LAS VEGAS (KLAS) — Earlier this week, the Centers for Disease Control revised its guidelines on the coronavirus again, which is raising questions about who should quarantine or isolate, and for how long.
One thing is certain: There is a difference between quarantine and isolation.
You should quarantine if you come into contact with someone who has coronavirus and you think you have it. You should isolate if you confirm you have coronavirus, even if you don’t have symptoms.
WHO DOESN’T NEED TO QUARANTINE?
If you come into close contact with someone with COVID-19, you do not need to quarantine if:
- You are 18 and older and have received all the vaccine doses, including the booster, and any additional shots for immunocompromised people.
- You are 5 to 17 years old and have completed the COVID-19 vaccines.
- You tested positive for COVID-19 within the last 90 days.
WHO SHOULD QUARANTINE?
If you come into close contact with someone with COVID-19, you should quarantine if:
- You are 18 and an older and completed the vaccines but have not received the booster shot.
- You received the single dose of the Johnson & Johnson vaccine more than two months ago and have not had a booster.
- You have not completed the initial doses of the vaccine.
The CDC suggests a person quarantine for five days following their last contact with the infected person. Your day of exposure is day zero. Stay home and away from other people. If you are around people at home, wear a well-fitting mask.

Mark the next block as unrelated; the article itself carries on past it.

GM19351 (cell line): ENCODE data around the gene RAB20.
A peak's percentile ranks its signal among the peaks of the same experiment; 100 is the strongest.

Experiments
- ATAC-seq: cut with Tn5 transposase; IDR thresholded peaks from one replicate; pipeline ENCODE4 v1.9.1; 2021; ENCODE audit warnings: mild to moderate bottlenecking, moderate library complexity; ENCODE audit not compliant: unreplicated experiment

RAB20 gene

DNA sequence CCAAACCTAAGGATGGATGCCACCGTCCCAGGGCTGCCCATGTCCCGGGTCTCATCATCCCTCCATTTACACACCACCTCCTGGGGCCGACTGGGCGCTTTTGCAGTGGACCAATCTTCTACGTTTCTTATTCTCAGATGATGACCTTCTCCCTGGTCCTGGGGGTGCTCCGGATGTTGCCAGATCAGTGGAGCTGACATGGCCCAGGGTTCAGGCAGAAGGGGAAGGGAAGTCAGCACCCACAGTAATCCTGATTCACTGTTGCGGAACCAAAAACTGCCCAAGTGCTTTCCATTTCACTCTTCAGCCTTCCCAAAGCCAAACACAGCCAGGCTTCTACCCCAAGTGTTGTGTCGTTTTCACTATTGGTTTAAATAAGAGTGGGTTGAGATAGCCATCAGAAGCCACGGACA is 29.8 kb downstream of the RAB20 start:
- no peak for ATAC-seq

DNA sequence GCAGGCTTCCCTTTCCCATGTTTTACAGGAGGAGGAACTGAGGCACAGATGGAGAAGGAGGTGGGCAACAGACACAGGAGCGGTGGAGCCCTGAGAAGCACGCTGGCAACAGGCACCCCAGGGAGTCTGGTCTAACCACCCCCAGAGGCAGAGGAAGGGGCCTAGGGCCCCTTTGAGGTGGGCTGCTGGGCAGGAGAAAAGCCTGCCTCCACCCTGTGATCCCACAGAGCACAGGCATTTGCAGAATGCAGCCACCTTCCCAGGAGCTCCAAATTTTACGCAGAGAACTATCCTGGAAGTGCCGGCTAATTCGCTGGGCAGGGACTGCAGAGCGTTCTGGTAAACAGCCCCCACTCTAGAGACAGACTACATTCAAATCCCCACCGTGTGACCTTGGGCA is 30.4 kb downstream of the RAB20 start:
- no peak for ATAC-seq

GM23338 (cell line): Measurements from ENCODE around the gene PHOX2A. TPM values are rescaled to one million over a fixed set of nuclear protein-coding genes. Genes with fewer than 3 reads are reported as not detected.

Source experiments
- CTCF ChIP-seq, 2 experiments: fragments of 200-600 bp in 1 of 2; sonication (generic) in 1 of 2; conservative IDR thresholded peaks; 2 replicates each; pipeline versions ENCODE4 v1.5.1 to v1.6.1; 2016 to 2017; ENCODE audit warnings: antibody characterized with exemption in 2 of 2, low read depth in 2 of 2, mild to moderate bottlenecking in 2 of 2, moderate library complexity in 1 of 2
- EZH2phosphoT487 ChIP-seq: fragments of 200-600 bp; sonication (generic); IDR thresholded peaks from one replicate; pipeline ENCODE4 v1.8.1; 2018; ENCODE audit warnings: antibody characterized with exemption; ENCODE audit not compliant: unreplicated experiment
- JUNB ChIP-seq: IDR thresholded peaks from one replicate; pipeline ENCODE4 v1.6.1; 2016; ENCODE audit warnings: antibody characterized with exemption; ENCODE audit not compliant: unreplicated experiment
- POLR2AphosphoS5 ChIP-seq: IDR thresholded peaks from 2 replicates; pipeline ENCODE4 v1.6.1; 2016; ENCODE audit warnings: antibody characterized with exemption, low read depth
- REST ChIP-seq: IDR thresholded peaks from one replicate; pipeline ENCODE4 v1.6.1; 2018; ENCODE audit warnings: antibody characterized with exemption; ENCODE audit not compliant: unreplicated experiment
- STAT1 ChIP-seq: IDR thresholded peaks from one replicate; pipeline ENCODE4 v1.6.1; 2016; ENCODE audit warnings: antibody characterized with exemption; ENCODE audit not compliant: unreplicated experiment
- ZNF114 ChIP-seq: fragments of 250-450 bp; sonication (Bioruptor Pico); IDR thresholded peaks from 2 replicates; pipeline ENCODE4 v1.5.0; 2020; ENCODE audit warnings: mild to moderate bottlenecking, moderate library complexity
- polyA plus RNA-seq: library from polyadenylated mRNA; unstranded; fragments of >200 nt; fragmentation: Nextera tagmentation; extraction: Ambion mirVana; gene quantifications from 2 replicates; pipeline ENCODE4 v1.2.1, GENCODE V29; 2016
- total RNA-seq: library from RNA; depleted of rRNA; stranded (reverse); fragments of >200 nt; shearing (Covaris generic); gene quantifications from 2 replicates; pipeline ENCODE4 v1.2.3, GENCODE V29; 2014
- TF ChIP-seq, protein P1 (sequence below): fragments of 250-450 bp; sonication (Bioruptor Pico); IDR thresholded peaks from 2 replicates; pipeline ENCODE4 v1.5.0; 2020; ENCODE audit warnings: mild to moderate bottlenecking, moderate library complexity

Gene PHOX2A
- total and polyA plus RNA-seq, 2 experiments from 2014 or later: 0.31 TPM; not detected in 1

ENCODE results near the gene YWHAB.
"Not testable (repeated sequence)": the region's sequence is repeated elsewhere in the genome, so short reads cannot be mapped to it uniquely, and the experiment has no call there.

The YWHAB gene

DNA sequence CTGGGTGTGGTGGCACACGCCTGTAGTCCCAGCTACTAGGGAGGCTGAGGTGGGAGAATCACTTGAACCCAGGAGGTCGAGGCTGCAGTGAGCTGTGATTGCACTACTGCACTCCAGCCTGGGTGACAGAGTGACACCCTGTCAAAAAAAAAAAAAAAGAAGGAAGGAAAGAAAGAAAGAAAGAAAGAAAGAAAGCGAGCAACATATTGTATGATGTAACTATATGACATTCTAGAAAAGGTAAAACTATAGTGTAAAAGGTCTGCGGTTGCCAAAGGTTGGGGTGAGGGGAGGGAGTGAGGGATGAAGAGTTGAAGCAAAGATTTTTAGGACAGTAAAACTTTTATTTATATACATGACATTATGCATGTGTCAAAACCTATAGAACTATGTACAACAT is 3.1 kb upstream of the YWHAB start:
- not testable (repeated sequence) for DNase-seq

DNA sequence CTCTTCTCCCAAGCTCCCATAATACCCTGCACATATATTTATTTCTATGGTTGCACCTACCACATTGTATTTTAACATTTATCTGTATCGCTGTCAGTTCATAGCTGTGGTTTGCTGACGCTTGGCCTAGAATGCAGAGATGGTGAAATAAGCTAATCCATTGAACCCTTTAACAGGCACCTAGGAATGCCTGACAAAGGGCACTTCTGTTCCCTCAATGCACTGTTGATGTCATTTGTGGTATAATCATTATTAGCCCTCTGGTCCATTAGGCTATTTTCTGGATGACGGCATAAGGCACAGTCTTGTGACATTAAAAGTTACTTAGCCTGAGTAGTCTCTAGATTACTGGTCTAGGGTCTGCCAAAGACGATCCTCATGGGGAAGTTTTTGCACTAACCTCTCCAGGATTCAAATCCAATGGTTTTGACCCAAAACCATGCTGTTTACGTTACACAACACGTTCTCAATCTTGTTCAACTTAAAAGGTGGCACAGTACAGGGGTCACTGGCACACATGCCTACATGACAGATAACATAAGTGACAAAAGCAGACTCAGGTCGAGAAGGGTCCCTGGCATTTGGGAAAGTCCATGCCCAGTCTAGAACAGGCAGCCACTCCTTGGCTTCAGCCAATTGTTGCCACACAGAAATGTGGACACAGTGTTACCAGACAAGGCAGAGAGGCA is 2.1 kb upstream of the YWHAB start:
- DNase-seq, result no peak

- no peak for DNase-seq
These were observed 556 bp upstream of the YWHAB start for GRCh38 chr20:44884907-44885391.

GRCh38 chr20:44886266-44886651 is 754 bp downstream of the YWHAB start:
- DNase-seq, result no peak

You should watch for a fever, shortness of breath, or other COVID-19 symptoms. If symptoms develop, get tested immediately and isolate until you receive the results.
If you test positive, the CDC suggests you follow guidelines for isolation.
If you do not develop symptoms after five days and you receive a negative test, you can leave your home but should continue to wear a facial mask until it has been 10 days since the exposure.
People in isolation should stay home in a specified sick room to be separated from others and wear a well-fitting mask if they must be around others in the home. You should isolate a full five days. Day zero is the first day of symptoms or the date of the positive test for a person with no symptoms.
You can end isolation after a full five days if you are fever-free for 24 hours without the use of medication and other symptoms have improved. However, you should wear a mask for an additional five days while in public.
You can find more detailed information at this CDC link.